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Great Lakes Research Alliance
for the Study of Aboriginal Arts and Cultures

June 2022 Newsletter

Aanii!  She:kon!  Yiheh!  Welcome!  Bienvenue!

In this newsletter you will find news from, about, and of interest to GRASAC members and subscribers.

Stories in this issue:
  • Nations to Nations Publication
  • GKS Updates for GRASAC Members
  • Recognition of Research Assistants
  • Great Lakes Diplomacy through Cultural Heritage Panel
  • Support the Woodland Cultural Centre in the Great Canadian Giving Challenge
  • Art Canada Institute: The Making of a Masterpiece
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Nations to Nations Publication
by Taylor Gibson

Nations to Nations: Indigenous Voices at Library and Archives Canada is a new free interactive multimedia e-book featuring 28 essays and over 140 images. Indigenous staff at Library and Archives Canada (LAC) wrote the essays to offer personal interpretations of collection items such as journals, maps, artwork, photographs, publications and audiovisual recordings. This e-book provides unique perspectives of First Nations, Inuit and the Métis Nation, and it shows the diversity of the histories, languages and cultures of Indigenous peoples. Where possible, text or audio is provided in one of the following Indigenous languages and dialects. English and French are also available.

Nations to Nations: Indigenous Voices at Library and Archives Canada is free of charge and can be downloaded from Apple Books (iBooks format), or from Library and Archives Canada’s website (EPUB format). An online version can be viewed on a desktop, tablet or mobile web browser without requiring a plug-in.

Learn More Here

GKS Updates for GRASAC Members 
by Cara Krmpotich

GRASAC’s Knowledge Sharing System, what we all affectionately call the GKS, is 17 years old. It’s on the verge of adulthood! And with that comes change and a maturing. And if it’s true that it takes a village to raise a child, it is indeed taking a village to support the GKS through this change. 

GRASAC Co-Directors Heidi Bohaker and Cara Krmpotich are joined by Project Manager Bradley Clements, Web Design Consultant Richard Laurin, Drupal Developer Victor Tarcenco, IT Manager Priya Murugaiah and IT Director Sotira Chrisanthidis as we migrate the GKS from Drupal 7 to Drupal 9.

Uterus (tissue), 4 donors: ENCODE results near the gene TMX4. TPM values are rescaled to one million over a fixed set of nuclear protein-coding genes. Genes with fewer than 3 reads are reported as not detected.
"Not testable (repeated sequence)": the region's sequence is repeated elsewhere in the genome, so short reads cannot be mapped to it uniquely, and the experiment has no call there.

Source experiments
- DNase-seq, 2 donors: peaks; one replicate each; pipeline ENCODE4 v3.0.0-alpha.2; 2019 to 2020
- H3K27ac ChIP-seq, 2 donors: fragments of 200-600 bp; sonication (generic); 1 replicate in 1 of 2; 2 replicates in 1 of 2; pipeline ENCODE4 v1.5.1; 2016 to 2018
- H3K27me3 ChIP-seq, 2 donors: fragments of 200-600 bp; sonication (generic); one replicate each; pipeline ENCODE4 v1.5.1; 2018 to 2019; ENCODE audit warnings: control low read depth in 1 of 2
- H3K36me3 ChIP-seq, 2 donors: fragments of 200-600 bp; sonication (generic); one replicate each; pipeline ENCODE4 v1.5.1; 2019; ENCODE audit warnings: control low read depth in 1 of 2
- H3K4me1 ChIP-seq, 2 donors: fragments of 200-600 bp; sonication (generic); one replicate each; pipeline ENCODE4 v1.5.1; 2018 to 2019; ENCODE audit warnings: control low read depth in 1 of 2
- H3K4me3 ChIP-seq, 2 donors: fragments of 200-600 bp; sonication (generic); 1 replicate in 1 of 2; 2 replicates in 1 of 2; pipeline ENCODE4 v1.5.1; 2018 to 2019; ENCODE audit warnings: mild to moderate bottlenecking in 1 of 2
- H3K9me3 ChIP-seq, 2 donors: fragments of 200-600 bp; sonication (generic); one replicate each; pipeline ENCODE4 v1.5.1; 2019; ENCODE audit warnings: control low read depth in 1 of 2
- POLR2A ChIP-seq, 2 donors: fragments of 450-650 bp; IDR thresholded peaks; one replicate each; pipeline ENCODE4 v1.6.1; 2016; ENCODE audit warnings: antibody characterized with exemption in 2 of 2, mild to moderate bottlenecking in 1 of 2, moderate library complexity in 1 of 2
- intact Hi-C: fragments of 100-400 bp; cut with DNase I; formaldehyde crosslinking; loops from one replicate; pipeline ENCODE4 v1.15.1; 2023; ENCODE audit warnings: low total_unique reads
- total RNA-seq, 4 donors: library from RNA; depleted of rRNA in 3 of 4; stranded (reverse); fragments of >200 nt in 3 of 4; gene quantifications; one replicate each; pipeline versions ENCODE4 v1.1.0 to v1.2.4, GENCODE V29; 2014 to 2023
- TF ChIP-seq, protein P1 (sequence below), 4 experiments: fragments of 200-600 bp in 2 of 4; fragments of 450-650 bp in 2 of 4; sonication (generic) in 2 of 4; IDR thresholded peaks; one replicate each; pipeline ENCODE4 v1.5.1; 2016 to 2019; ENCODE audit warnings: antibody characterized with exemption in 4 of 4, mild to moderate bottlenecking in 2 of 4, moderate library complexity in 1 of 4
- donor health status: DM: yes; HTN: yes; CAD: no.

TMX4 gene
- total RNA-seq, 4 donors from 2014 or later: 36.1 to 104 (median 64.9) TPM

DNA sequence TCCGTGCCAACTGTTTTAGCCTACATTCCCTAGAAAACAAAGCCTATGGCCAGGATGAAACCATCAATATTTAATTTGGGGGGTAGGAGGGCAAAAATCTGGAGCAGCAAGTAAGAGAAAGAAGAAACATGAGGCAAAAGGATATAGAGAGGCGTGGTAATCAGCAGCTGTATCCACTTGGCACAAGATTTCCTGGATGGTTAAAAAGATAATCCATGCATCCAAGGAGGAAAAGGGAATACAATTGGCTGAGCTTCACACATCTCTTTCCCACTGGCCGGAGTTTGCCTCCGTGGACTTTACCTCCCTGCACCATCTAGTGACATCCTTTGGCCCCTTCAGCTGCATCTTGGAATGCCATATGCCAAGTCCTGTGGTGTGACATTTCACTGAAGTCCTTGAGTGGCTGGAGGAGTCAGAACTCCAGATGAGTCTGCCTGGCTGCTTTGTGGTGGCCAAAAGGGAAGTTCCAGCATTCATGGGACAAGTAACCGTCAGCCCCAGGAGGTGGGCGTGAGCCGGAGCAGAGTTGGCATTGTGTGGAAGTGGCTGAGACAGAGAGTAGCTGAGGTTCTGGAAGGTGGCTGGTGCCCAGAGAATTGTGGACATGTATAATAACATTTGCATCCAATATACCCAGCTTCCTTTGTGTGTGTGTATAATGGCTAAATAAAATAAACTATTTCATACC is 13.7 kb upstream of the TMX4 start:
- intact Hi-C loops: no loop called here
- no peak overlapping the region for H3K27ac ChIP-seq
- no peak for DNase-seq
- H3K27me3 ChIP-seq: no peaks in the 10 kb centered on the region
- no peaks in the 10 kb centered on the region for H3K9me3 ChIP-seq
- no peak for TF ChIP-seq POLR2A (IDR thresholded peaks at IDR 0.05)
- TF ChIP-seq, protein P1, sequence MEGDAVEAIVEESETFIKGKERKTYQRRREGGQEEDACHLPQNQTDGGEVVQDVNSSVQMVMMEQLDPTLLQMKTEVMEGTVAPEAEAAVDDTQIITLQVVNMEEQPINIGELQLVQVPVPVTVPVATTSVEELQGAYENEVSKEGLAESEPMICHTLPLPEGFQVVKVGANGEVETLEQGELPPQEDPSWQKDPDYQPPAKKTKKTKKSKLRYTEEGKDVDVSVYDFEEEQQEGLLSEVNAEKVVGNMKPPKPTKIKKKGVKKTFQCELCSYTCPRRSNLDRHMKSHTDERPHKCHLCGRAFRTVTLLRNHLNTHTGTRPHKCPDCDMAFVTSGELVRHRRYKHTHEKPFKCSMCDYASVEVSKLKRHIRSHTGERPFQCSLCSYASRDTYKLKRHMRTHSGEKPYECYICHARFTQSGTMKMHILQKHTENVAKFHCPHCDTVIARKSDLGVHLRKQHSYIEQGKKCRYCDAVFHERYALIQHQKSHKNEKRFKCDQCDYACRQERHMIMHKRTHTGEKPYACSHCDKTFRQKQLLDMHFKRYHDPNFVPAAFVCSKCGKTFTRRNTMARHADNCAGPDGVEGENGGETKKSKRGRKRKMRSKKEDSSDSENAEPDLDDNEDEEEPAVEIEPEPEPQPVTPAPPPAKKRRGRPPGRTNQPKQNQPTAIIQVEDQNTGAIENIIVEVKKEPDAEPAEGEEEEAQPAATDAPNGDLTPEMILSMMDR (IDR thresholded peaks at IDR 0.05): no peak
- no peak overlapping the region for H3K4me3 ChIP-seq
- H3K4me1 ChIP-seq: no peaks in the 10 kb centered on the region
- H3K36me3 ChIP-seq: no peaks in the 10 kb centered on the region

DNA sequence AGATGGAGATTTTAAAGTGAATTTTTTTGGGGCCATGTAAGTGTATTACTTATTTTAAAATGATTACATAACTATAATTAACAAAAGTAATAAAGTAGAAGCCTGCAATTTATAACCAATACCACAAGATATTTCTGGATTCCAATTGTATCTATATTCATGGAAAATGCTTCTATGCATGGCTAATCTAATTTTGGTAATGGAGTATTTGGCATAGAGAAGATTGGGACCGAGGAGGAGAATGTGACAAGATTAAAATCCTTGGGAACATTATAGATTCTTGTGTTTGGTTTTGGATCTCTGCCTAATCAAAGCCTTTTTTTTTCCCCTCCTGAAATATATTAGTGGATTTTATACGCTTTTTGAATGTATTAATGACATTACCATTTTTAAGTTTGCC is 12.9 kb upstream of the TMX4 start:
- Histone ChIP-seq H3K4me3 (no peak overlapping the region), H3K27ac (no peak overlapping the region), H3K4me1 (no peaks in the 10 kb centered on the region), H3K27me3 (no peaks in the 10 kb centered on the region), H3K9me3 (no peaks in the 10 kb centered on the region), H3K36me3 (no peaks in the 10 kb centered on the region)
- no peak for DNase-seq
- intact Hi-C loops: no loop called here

Much more than a technical upgrade, this work builds on user focus groups led by Ricky Punzalan and his team of research assistants at the University of Michigan, and on-going dialogues with GRASAC members. We are working toward a GKS that provides greater public access to the rich knowledges, images, and language facilities within the database. Building on the interdisciplinarity and sense of responsibility for knowledge sharing that is at the core of GRASAC and the GKS, the upcoming GKS will continue to be a platform that seeks to model possibilities for living and working in alliance, and Indigenizing people’s understanding of the Great Lakes. 

One way we are doing this is by centring kinship and generational approaches in our work. Inspired by GRASACers methods of “visiting” when in collections, when people meet Great Lakes heritage items online in the GKS, we want them to be able to spend time with those items in what feels like a familiar space, with familiar language, and imagery they can be proud of. We want the records in the GKS to be places that nurture life and encourage good things to grow. We are working to centre on-going relations to the waters, lands, beings and seasons of the Great Lakes. And we are inspired by the enduring alliances of the Great Lakes, that span generations. 

The migration from Drupal 7 to Drupal 9, and its presentation through an updated interface, will take another year to complete. In the interim, a team of research assistants continues to update records, reconsidering how we describe heritage items, building up the connections between heritage items and language items, and considering how people are likely to search and browse for relatives within the GKS. 

Recognition of Research Assistants
by Heidi Bohaker

With the end of another school year we end one work-study RA program and start another for the summer. During the 2022-2023 fall/winter term, Autumn Epple (PhD student, History, York University), Amelia Healey (MA student, History, U of T),  and Aidan Mitchell-Boudreau (3rd year Undergraduate, U of T) worked on record clean up in the GKS in preparation for the migration of our data to Drupal 9. Sheila Wheesk (MA student, History, U of T) and Lisa Owl (4th year Undergraduate, U of T) researched the use of Anishinaabemowin terms, to link heritage items with appropriate language items.